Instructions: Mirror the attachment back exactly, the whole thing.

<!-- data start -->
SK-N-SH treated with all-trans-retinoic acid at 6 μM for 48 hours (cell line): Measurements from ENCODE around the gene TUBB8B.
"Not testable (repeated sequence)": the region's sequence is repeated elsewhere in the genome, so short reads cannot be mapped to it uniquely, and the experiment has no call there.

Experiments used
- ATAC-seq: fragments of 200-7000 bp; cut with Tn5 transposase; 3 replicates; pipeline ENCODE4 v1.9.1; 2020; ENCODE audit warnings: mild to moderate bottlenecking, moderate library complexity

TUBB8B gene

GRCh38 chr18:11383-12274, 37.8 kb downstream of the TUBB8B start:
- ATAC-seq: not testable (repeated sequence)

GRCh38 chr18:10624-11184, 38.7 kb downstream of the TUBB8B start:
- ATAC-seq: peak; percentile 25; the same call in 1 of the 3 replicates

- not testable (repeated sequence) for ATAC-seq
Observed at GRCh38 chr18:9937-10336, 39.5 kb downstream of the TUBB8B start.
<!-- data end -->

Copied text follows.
SK-N-SH treated with all-trans-retinoic acid at 6 μM for 48 hours (cell line): Measurements from ENCODE around the gene TUBB8B.
"Not testable (repeated sequence)": the region's sequence is repeated elsewhere in the genome, so short reads cannot be mapped to it uniquely, and the experiment has no call there.

Experiments used
- ATAC-seq: fragments of 200-7000 bp; cut with Tn5 transposase; 3 replicates; pipeline ENCODE4 v1.9.1; 2020; ENCODE audit warnings: mild to moderate bottlenecking, moderate library complexity

TUBB8B gene

GRCh38 chr18:11383-12274, 37.8 kb downstream of the TUBB8B start:
- ATAC-seq: not testable (repeated sequence)

GRCh38 chr18:10624-11184, 38.7 kb downstream of the TUBB8B start:
- ATAC-seq: peak; percentile 25; the same call in 1 of the 3 replicates

- not testable (repeated sequence) for ATAC-seq
Observed at GRCh38 chr18:9937-10336, 39.5 kb downstream of the TUBB8B start.